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St Nicholas Church Gardens, Brighton

The gardens occupy 3ha at the centre of Brighton. They consist of the churchyard around the twelfth-century church of St Nicholas and two adjacent burial grounds closed in the nineteenth century, now known as the Rest Garden and the Children’s Garden. They are very popular public open space surrounded by a large and very diverse community.

There is a high density of burials, but in the 1940s and 1960s most of the memorials were moved to the edges. Thus although there are grassy open spaces, potential uses are limited. Nevertheless, by careful examination of burial records it has been possible to find locations for a play area and a community garden. We developed other proposals that make maximum use of the features of the site, such as extending the hard surfaces around the church as a performance and meeting place.

The grander monuments were left in place during the clearance. As a result, historical accounts and interpretation have centred on anecdotes about the individuals commemorated. Nevertheless, it has been possible to piece together broader historical themes from photographs, engravings and local authority records. The church was restored and enlarged in the nineteenth century and these changes were related to those in the burial grounds.

One of the major features of the grounds is a listed group of vaults built out from the adjacent hillside. They are faced with mock medieval features in artificial stone which is now rapidly decaying. We worked with the city council to identify realistic conservation objectives.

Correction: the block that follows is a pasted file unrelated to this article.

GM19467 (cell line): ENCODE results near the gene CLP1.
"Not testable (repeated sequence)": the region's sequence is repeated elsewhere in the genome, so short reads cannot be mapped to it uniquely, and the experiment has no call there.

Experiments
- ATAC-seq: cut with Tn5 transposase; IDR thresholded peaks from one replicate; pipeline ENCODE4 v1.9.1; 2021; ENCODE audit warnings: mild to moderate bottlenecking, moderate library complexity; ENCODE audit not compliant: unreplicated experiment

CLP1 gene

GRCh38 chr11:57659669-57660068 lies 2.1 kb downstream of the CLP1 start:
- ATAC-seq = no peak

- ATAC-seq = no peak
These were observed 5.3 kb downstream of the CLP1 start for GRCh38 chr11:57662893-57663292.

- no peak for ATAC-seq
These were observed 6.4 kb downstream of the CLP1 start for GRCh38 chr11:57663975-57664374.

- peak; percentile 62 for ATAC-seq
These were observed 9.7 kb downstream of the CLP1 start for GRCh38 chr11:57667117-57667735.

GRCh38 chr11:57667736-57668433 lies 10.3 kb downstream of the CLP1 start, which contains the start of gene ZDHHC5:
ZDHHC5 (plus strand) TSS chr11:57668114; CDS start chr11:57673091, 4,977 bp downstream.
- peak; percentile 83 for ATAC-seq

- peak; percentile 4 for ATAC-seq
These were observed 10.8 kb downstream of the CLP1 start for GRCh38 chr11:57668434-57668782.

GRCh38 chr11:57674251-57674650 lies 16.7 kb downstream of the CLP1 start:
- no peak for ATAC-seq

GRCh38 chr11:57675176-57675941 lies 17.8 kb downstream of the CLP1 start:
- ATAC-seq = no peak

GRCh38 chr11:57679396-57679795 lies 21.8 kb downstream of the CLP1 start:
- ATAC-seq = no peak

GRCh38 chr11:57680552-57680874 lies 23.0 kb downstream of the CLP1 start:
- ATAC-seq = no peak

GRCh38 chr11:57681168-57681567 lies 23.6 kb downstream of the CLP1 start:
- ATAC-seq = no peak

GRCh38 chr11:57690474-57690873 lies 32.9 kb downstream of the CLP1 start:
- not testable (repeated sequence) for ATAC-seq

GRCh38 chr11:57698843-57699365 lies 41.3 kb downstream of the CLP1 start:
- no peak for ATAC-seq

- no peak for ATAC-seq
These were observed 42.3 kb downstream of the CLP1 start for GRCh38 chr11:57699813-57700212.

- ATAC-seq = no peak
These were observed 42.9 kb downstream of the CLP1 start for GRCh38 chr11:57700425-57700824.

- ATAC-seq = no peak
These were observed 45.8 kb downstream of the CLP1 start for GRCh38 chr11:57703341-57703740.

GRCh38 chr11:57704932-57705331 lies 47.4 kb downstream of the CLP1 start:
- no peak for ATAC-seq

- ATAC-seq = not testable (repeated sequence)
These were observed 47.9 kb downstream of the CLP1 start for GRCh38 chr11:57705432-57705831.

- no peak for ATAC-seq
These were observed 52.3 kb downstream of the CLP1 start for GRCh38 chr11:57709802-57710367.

The gardens have attracted vandalism, anti-social behaviour, crime and fear of crime largely because there are limited through routes. Several paths lead to dead ends or serve no purpose following changes to the surrounding townscape. We worked with the council on the design of safe routes and exits.

Client – Brighton and Hove City Council

  1. The vaults and the terrace above them are major features of the gardens and unlike those in most cemeteries are intact and without vandalism
  2. One of the three burial grounds is the rest garden, designed as a garden cemetery in the 1840s. The removal of the ordinary gravestones in the 1940s brought this original character back
  3. Removal of the ordinary gravestones means that the nineteenth-century garden cemetery character was restored
  4. When the burial ground was first promoted, the promotional drawing included a mock Tudor gatehouse taken from an unsuccessful proposal for Kensal Green cemetery and a burial pyramid copying Thomas Willson’s proposal for one for five million bodies on Primrose Hill in London
  5. This view taken from the church tower shows the Rest Garden in its early years
  6. When the churchyard was cleared in the 1960s the monuments of particular quality and historical interest like this one for Amon Wilds were retained. The original fences were removed but had to be replaced with unsatisfactory modern ones